If the preview at Massimo, The Corinthia, is anything to go by, you will surely be in for a treat. We had dishes inspired by apple blossom, green shiso, wild garlic, courgette flower, jasmine blossom, and elderflower, just to name a few; and by inspired I mean it was on the plate. While we sipped the champagne and tried the food, Moroni talked about why each champagne was chosen to match the menu and how they relate to the flowers. By the end of the meal, even I was warming a little to the bouquet.

Laurent Perrier Tous Les Sense at Massimo, The Corinthia, London

The Tous Les Sens Masterclass menu at Taste of London is slightly different though and has been put together especially for the event by specialist caterers, Urban Caprice. Canapé portions of starter, main and dessert will be paired with Ultra Brut, Grand Siècle and Curvée Rosé respectively, from Champagne Laurent-Perrier.

The starter will be Mottra Osetra caviar, apparently the world’s only truly sustainable caviar, on white toast. The caviar is sustainable and ethical because the sturgeons are massaged to release the roe rather than cut open while still alive. The main course is a Champagne infused risotto with asparagus. And finally the dessert is a white chocolate and strawberry sphere with strawberry mousse, macerated strawberries, rose jelly and crystalised rose petals.

(First seen on BespokeRSVP)

Rules for entertaining with Laurent Perrier

Mandarin Oriental barThe Christmas season is definitely upon us with snow descending across the country and the opening of advent calendars. To ease us into the party season, Laurent-Perrier held a little class on the art of entertaining. I was there to enjoy a little champagne and take notes.

The class took place in the Mandarin Bar of Mandarin Oriental, the home of Bar Boulud and the soon to open Dinner by Heston Blumenthal. Leading the class were David Hesketh MW, MD of Laurent-Perrier UK, and Lucia van der Post, journalist and author of “Things I wish my mother had told me”. The focus was of course champagne and in particular, the selection from Laurent-Perrier.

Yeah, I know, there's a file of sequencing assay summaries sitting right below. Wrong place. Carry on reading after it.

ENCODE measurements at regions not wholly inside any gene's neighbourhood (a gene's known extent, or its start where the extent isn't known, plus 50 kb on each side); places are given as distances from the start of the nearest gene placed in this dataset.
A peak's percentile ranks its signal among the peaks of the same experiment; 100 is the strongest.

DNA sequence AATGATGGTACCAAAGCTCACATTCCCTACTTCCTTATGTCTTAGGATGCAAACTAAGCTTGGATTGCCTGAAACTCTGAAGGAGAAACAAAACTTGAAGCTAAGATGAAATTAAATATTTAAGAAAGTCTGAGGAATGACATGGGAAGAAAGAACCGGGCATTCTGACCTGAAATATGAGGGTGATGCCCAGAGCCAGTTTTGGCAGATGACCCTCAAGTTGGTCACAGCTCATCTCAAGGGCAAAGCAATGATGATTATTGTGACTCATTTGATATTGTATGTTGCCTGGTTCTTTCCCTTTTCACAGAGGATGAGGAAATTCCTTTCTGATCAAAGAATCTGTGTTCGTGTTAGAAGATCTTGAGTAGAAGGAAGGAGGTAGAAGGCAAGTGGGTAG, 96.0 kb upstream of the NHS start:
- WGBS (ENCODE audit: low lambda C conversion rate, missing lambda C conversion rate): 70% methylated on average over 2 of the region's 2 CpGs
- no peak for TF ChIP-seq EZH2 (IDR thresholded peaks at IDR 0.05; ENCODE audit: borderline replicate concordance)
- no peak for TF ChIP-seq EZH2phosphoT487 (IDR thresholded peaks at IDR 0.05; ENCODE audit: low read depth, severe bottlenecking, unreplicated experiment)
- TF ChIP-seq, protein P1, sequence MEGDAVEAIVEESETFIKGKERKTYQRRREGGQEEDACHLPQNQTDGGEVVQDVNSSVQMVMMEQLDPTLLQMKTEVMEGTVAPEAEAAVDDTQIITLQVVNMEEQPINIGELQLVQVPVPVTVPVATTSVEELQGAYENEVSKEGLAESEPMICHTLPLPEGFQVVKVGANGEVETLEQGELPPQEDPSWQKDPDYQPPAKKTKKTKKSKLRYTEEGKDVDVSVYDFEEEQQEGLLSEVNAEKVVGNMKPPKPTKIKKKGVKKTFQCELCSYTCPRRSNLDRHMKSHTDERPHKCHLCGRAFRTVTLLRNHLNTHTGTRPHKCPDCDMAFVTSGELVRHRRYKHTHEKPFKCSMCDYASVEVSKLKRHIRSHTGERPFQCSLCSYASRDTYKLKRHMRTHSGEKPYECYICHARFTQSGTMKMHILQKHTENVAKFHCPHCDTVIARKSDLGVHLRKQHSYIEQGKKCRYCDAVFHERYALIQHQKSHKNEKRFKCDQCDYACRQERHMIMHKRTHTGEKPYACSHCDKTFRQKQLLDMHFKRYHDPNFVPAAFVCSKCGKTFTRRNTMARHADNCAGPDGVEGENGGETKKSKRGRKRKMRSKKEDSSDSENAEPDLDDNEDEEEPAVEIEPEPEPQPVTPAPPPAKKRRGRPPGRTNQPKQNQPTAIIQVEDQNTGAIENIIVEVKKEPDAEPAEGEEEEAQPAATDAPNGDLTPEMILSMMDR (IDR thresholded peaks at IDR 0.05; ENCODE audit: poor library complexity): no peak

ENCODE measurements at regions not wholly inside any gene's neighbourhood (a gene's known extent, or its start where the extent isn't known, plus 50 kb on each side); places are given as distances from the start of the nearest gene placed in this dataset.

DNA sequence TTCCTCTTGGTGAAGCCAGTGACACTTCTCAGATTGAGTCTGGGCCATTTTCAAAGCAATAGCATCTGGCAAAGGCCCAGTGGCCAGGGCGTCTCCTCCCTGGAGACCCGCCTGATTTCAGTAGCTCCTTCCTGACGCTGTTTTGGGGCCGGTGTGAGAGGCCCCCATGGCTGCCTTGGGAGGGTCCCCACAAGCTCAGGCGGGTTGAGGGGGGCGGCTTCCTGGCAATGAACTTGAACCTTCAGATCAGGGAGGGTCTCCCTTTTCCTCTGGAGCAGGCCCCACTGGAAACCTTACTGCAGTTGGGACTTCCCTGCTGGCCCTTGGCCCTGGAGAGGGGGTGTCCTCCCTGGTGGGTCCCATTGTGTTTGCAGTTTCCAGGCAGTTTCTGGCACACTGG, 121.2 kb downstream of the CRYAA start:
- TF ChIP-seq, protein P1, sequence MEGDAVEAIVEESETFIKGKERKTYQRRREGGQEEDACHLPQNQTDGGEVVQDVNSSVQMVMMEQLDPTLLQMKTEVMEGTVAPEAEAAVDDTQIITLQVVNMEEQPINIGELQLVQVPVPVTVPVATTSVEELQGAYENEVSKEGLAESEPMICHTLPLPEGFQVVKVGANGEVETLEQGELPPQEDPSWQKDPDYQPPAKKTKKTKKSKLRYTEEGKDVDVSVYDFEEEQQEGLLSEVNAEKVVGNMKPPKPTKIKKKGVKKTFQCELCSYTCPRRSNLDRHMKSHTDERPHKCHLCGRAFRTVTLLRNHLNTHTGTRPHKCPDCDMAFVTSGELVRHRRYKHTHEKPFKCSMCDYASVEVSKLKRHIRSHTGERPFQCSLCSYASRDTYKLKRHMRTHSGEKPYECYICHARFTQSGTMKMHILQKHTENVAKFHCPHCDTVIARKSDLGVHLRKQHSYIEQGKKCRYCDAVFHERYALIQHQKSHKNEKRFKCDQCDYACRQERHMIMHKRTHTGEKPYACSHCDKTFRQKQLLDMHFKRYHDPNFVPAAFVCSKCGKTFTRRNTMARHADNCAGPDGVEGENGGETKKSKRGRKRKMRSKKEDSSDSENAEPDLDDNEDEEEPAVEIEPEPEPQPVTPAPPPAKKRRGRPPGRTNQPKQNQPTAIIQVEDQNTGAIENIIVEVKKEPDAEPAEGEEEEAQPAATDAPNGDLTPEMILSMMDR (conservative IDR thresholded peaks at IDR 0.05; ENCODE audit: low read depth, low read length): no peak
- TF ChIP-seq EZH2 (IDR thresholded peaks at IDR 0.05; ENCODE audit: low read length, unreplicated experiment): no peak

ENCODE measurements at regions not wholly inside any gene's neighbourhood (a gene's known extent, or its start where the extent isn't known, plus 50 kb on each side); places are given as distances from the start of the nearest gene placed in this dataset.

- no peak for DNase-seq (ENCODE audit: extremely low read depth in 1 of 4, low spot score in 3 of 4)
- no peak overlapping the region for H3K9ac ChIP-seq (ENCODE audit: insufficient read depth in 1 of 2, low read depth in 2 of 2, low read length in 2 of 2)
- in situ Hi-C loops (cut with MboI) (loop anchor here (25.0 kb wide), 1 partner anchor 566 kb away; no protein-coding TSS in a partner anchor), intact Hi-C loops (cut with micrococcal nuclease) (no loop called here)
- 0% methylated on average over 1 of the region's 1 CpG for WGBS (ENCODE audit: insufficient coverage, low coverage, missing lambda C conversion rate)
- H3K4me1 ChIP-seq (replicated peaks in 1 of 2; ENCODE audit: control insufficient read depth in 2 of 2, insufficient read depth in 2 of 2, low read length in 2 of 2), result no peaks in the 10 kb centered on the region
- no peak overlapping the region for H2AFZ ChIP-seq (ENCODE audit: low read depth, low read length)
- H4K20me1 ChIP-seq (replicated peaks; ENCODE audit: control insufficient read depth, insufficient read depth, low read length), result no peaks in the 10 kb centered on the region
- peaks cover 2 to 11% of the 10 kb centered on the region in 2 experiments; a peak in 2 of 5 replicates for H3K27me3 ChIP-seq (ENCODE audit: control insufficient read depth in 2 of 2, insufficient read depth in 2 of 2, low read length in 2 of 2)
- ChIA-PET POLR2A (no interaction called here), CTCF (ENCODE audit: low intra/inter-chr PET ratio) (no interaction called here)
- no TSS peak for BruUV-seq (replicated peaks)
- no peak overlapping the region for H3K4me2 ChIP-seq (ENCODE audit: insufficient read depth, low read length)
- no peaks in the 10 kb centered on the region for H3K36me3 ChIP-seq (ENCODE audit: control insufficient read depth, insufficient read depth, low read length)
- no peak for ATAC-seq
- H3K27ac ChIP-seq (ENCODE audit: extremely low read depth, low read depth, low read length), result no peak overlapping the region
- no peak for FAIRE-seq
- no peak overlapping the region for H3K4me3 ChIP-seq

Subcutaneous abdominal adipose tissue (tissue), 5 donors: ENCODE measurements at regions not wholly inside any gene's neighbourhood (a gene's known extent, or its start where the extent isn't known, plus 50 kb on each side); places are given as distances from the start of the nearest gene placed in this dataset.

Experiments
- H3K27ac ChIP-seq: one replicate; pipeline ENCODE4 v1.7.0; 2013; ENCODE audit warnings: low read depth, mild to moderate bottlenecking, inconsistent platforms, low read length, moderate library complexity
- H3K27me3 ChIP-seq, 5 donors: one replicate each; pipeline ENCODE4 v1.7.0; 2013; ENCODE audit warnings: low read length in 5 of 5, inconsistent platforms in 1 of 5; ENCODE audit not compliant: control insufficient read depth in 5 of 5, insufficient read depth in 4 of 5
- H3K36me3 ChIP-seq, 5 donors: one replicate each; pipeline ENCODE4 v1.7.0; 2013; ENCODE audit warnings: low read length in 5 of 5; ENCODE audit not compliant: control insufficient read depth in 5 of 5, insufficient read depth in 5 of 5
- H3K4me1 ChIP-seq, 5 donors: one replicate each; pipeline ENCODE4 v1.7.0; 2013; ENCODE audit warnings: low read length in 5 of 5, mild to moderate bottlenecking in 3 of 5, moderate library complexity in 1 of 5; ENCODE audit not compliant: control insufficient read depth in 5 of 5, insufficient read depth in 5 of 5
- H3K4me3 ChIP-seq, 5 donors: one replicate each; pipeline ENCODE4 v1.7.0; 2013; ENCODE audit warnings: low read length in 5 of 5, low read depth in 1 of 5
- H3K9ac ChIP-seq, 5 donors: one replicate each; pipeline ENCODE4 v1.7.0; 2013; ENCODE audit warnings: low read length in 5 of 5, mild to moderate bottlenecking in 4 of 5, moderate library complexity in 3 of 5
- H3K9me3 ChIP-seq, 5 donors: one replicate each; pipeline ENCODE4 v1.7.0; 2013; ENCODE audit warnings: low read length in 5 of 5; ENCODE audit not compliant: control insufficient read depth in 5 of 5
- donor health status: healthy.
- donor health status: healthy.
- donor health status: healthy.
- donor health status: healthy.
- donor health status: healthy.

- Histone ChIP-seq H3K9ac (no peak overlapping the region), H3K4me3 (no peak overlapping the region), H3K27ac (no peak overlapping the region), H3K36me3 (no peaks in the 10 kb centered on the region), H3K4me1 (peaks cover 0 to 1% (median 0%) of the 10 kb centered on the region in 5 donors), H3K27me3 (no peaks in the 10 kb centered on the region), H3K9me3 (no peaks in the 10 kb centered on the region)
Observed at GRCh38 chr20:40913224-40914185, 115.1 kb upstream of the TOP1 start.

Laurent-Perrier can trace its history to 1812 when Alphonse Pierlot was trading as A. Pierlot & Cie in Tours-sur-Marne, Champagne, France. He was a cooper and bottler before turning his hand to making champagnes. When he died in 1881, the company was bestowed to his cellar master Eugene Laurent who ran the Champagne House with his wife Mathilde-Emilie Perrier. It wasn’t until 1887, when Laurent passed away and Perrier took over the running of the company, that the brand Veuve Laurent-Perrier & Cie was established. The brand has since gone from strength to strength before being acquired by the Nonancourt family in 1939.

Laurent Perrier Grand SiecleToday, the House of Laurent-Perrier is the fourth largest champagne brand in the world and remains a family owned business with members of the Nonancourt family on its Management Board.

But back to the evening and learning about the art of entertaining. As the guests gathered at the bar, Laurent-Perrier Grand Siècle was served in classic champagne flutes and matched to savoury canapés. There was quite a selection, from wild mushroom risotto to roulade of Foie Gras, but the pan-fried scallops with parsnip purée and Alsace bacon and the smoked salmon with caviar on toasted Brioche were particularly excellent.

After a short while of mingling, the party retired to an alcove of the bar to enjoy more champagne and to learn more about selecting champagnes for different occasions from David Hesketh before being entertained by Lucia van der Post with anecdotes and suggestions on the finer points of hosting etiquette. After yet more champagne, the evening winds down with a selection of sweet canapés including a very moreish praline and raisin feuillîte.

So here is what you need to know:

  • To open a bottle of champagne, you should first release the cork from the foil and its wire cage, minimising the agitation to the bottle. Then hold the bottle at a slight incline, with the cork in one hand and the base of the bottle in the other, gently twist the bottle to ease the cork out. Ideally the sound should be a hiss rather than a pop as it means more bubbles are retained in the champagne itself.
  • A champagne flute should always be used. The correct way to pour is to first fill to 1/3 of the glass before topping up to ¾ full. This allows the guests to appreciate the aroma from the champagne before enjoying the taste.